By Victor Uzoho
The Food and Agriculture Organisation (FAO), has disclosed that the global food commodity prices witnessed a rebound in January, led by vegetable oil and dairy after a slight decline.
This was disclosed in the FAO Food Price Index (FPI) report released Thursday, which tracks the international prices of most commonly traded food commodities.
According to the United Nations agency, the FPI averaged 135.7 points in January 2022, which is 1.1% higher than figures recorded in December 2021.
Also, the report showed that Vegetable Oil Price Index averaged 185.9 points in January, up by 4.2% month-on-month, marking an all-time high.
The report stated, “The Food Price Index rebound in January was led by solid gains in vegetable oils and dairy sub-indices, partially offset by a decline in sugar prices for the second consecutive month with meat and cereal sub-indices remaining largely unchanged.”
“The rise reflected higher quotations for palm, soy, rapeseed and sunflower seed oil. After a short-lived drop, international palm oil prices rebounded in January, largely underpinned by concerns over a possible reduction in export availabilities from Indonesia, the world’s top palm oil exporter, as well as subdued output in key producing countries.
“World soy oil prices also recovered, supported by robust import purchases, particularly from India. In the meantime, rapeseed and sunflower seed oil prices were buoyed by, respectively, lingering supply tightness and surging global import demand. In addition, rising crude oil prices also lent support to international vegetable oil values.”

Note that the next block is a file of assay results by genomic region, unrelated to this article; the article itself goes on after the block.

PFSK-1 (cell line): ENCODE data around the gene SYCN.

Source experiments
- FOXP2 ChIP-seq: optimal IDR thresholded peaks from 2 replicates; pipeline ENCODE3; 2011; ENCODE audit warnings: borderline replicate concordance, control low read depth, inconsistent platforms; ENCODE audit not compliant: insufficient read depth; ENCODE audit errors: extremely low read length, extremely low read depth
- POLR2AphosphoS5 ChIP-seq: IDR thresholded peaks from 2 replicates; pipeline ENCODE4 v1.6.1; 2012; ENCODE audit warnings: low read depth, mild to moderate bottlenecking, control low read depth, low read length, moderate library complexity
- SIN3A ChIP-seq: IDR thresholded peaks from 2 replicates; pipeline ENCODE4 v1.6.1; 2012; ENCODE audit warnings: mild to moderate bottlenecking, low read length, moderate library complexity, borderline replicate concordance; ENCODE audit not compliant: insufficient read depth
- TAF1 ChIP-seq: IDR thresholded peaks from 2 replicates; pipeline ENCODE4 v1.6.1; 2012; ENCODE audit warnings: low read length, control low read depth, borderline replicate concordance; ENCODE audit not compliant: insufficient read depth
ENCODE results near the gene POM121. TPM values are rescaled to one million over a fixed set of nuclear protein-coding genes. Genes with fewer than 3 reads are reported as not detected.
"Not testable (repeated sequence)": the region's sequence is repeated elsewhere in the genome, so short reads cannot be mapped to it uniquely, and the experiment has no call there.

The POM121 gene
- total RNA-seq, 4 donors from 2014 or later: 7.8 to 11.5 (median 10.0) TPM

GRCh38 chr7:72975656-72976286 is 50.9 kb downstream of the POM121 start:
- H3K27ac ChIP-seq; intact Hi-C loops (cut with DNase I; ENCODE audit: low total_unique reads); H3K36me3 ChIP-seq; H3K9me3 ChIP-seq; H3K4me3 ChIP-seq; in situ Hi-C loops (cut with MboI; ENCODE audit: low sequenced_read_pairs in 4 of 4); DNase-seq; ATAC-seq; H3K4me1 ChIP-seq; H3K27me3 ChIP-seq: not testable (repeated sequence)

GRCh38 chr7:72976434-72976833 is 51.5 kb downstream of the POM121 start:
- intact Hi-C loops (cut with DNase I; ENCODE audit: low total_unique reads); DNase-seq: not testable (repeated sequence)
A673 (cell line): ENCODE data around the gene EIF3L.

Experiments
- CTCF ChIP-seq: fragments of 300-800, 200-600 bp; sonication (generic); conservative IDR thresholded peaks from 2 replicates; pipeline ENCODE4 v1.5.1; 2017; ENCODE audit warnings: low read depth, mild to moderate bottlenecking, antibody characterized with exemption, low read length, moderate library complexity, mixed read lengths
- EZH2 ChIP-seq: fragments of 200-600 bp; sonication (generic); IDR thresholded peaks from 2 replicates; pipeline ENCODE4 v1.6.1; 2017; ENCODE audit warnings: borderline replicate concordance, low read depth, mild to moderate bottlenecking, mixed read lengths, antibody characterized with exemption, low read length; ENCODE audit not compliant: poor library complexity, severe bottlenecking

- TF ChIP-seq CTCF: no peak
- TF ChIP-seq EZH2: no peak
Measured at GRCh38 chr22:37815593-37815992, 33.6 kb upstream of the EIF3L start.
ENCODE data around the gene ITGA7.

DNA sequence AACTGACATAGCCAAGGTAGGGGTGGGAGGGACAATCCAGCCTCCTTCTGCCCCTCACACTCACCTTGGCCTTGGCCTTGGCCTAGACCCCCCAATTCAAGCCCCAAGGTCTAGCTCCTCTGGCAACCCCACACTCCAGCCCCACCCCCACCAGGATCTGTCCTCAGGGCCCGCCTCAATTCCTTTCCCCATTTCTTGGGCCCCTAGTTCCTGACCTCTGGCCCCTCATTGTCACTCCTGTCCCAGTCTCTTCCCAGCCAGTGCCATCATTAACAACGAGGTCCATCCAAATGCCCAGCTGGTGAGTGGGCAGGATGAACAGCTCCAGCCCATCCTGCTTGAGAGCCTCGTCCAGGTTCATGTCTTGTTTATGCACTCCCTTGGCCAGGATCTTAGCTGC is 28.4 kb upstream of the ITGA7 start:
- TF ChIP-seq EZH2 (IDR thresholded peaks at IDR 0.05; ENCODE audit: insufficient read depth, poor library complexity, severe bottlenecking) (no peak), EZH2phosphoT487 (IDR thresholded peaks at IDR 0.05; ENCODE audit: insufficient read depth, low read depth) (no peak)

Furthermore, the report showed that the Dairy Price Index averaged 132.1 points in January, up by 2.4% from December 2021, marking the fifth consecutive monthly increase, and placing the index 18.7% above its value in the corresponding month last year.
The Food Price Index rebound in January was led by solid gains in vegetable oils and dairy sub-indices, partially offset by a decline in sugar prices for the second consecutive month with meat and cereal sub-indices remaining largely unchanged.
However, the January increase was underpinned by tightening global markets, reflecting a reduction in export availability, especially from Western Europe, where a reported reduction in milk deliveries in some large milk-producing countries and lower stock levels supported prices.
The report highlighted that milk processing and transportation delays due to COVID-19-related labour shortages further contributed to higher dairy prices.
According to the report, the FAO Meat Price Index averaged 112.6 points in January, up slightly from December 2021, and lifting the index value by 17.3% above its corresponding month in 2021.
“In January, bovine prices reached a new peak, underpinned by strong global import demand exceeding export supplies, mainly from Brazil and Oceania, reflecting lower cattle supplies for processing. Meanwhile, pig meat quotations rose slightly, as labour shortages and high input costs dampened global supply, countering the downward pressure from China’s slowdown in imports.
“World wheat prices eased in January, down 3.1%, with increased seasonal supplies from large harvests in Australia and Argentina. However, support from continued strong demand amidst tight global availability of higher-quality wheat along with uncertainty over exportable supplies prevented prices from declining further.
“Among other coarse grains, international sorghum prices also rose in January, in line with maize price trends, while barley quotations were slightly lower. The completion of main-crop harvests in major suppliers and purchases by Asian buyers also raised international rice prices in January by 3.1%,” the report reads.